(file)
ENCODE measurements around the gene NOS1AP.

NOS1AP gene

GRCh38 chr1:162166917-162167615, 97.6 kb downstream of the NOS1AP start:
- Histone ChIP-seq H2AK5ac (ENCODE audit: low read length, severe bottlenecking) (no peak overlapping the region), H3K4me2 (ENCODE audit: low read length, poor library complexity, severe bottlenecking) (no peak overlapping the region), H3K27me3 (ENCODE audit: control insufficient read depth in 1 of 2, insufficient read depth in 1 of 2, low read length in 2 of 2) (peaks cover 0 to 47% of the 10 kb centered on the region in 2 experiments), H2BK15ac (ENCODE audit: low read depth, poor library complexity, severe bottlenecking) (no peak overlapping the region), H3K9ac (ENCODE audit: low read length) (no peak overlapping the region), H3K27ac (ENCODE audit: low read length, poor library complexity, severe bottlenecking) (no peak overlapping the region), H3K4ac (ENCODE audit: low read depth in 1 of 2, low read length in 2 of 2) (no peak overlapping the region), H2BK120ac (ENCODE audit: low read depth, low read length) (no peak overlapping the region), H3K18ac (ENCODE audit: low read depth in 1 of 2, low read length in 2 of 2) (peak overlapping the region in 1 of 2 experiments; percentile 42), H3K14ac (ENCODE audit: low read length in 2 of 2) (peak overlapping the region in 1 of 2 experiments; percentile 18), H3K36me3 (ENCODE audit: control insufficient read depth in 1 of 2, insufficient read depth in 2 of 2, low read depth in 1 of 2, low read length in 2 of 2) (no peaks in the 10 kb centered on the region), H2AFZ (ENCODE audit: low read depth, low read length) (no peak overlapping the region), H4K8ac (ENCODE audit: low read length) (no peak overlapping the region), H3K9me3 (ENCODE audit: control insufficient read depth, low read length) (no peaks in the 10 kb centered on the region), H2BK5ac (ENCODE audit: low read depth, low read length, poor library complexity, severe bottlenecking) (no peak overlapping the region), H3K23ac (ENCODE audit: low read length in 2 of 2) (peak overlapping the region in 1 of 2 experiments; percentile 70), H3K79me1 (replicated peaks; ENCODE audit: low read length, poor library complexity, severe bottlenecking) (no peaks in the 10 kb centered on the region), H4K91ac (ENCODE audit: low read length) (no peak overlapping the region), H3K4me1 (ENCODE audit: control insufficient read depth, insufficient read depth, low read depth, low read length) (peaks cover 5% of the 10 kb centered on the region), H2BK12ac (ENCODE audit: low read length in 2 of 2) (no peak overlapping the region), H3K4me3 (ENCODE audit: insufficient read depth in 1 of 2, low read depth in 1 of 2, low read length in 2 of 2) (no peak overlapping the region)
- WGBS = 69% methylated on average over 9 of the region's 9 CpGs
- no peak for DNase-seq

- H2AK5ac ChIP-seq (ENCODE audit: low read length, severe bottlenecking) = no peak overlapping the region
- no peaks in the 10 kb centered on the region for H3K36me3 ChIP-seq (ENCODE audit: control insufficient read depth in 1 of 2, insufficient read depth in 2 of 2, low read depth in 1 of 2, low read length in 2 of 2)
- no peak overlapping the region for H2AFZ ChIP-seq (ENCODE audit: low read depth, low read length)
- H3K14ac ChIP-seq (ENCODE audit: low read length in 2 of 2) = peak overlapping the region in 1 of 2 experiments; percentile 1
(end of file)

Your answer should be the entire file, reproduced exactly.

ENCODE measurements around the gene NOS1AP.

NOS1AP gene

GRCh38 chr1:162166917-162167615, 97.6 kb downstream of the NOS1AP start:
- Histone ChIP-seq H2AK5ac (ENCODE audit: low read length, severe bottlenecking) (no peak overlapping the region), H3K4me2 (ENCODE audit: low read length, poor library complexity, severe bottlenecking) (no peak overlapping the region), H3K27me3 (ENCODE audit: control insufficient read depth in 1 of 2, insufficient read depth in 1 of 2, low read length in 2 of 2) (peaks cover 0 to 47% of the 10 kb centered on the region in 2 experiments), H2BK15ac (ENCODE audit: low read depth, poor library complexity, severe bottlenecking) (no peak overlapping the region), H3K9ac (ENCODE audit: low read length) (no peak overlapping the region), H3K27ac (ENCODE audit: low read length, poor library complexity, severe bottlenecking) (no peak overlapping the region), H3K4ac (ENCODE audit: low read depth in 1 of 2, low read length in 2 of 2) (no peak overlapping the region), H2BK120ac (ENCODE audit: low read depth, low read length) (no peak overlapping the region), H3K18ac (ENCODE audit: low read depth in 1 of 2, low read length in 2 of 2) (peak overlapping the region in 1 of 2 experiments; percentile 42), H3K14ac (ENCODE audit: low read length in 2 of 2) (peak overlapping the region in 1 of 2 experiments; percentile 18), H3K36me3 (ENCODE audit: control insufficient read depth in 1 of 2, insufficient read depth in 2 of 2, low read depth in 1 of 2, low read length in 2 of 2) (no peaks in the 10 kb centered on the region), H2AFZ (ENCODE audit: low read depth, low read length) (no peak overlapping the region), H4K8ac (ENCODE audit: low read length) (no peak overlapping the region), H3K9me3 (ENCODE audit: control insufficient read depth, low read length) (no peaks in the 10 kb centered on the region), H2BK5ac (ENCODE audit: low read depth, low read length, poor library complexity, severe bottlenecking) (no peak overlapping the region), H3K23ac (ENCODE audit: low read length in 2 of 2) (peak overlapping the region in 1 of 2 experiments; percentile 70), H3K79me1 (replicated peaks; ENCODE audit: low read length, poor library complexity, severe bottlenecking) (no peaks in the 10 kb centered on the region), H4K91ac (ENCODE audit: low read length) (no peak overlapping the region), H3K4me1 (ENCODE audit: control insufficient read depth, insufficient read depth, low read depth, low read length) (peaks cover 5% of the 10 kb centered on the region), H2BK12ac (ENCODE audit: low read length in 2 of 2) (no peak overlapping the region), H3K4me3 (ENCODE audit: insufficient read depth in 1 of 2, low read depth in 1 of 2, low read length in 2 of 2) (no peak overlapping the region)
- WGBS = 69% methylated on average over 9 of the region's 9 CpGs
- no peak for DNase-seq

- H2AK5ac ChIP-seq (ENCODE audit: low read length, severe bottlenecking) = no peak overlapping the region
- no peaks in the 10 kb centered on the region for H3K36me3 ChIP-seq (ENCODE audit: control insufficient read depth in 1 of 2, insufficient read depth in 2 of 2, low read depth in 1 of 2, low read length in 2 of 2)
- no peak overlapping the region for H2AFZ ChIP-seq (ENCODE audit: low read depth, low read length)
- H3K14ac ChIP-seq (ENCODE audit: low read length in 2 of 2) = peak overlapping the region in 1 of 2 experiments; percentile 1